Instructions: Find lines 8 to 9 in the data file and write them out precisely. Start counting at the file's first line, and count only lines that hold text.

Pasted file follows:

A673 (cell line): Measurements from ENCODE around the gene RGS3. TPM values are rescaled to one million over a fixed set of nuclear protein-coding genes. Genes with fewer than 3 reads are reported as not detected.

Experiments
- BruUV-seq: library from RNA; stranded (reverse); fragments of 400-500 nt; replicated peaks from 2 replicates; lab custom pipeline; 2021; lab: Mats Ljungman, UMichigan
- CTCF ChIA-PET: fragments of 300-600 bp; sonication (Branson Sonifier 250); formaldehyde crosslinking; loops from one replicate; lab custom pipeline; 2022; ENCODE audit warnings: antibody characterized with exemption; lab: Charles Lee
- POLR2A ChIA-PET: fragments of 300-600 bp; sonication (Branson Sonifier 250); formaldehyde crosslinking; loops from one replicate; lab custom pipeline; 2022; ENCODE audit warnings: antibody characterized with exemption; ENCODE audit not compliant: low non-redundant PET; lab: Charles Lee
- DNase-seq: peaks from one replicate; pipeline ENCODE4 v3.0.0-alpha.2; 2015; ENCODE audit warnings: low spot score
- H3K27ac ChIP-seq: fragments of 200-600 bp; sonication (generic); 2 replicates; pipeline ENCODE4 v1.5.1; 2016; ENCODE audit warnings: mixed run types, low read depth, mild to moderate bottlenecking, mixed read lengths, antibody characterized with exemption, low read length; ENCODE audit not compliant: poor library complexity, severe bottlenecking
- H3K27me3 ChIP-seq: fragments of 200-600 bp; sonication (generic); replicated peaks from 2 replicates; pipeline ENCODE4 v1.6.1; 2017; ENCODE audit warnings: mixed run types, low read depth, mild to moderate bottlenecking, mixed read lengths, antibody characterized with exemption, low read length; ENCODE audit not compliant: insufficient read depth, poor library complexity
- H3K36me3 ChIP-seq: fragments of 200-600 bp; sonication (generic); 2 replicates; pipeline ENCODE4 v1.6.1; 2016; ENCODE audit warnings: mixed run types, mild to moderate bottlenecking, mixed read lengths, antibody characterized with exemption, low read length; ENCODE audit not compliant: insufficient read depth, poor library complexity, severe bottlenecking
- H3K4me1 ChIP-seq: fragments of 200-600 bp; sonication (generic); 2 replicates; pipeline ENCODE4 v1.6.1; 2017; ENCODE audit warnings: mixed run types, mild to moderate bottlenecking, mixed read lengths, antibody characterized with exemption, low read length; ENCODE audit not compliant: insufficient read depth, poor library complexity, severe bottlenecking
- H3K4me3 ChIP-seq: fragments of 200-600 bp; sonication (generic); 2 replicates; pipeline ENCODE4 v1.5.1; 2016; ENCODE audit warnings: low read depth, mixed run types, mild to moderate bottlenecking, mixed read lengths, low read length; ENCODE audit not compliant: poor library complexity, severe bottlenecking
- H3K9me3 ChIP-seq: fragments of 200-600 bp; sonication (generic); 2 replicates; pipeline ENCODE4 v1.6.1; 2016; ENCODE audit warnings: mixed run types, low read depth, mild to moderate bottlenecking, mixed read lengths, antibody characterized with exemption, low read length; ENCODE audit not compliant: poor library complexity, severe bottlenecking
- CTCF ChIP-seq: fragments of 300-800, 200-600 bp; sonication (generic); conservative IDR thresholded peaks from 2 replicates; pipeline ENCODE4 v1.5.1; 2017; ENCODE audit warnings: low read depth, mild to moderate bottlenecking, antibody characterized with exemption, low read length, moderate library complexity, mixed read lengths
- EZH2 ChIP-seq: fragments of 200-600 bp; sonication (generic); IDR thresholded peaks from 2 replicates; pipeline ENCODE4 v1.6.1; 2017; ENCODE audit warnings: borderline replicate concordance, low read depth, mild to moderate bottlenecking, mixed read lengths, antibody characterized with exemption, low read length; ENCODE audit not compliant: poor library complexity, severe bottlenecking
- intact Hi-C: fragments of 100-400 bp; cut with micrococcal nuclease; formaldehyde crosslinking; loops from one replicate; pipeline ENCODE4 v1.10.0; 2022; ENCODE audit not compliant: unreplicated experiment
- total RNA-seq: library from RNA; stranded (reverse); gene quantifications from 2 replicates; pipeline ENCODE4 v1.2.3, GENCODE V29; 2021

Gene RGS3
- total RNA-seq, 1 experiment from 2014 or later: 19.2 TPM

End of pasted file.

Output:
- H3K27me3 ChIP-seq: fragments of 200-600 bp; sonication (generic); replicated peaks from 2 replicates; pipeline ENCODE4 v1.6.1; 2017; ENCODE audit warnings: mixed run types, low read depth, mild to moderate bottlenecking, mixed read lengths, antibody characterized with exemption, low read length; ENCODE audit not compliant: insufficient read depth, poor library complexity
- H3K36me3 ChIP-seq: fragments of 200-600 bp; sonication (generic); 2 replicates; pipeline ENCODE4 v1.6.1; 2016; ENCODE audit warnings: mixed run types, mild to moderate bottlenecking, mixed read lengths, antibody characterized with exemption, low read length; ENCODE audit not compliant: insufficient read depth, poor library complexity, severe bottlenecking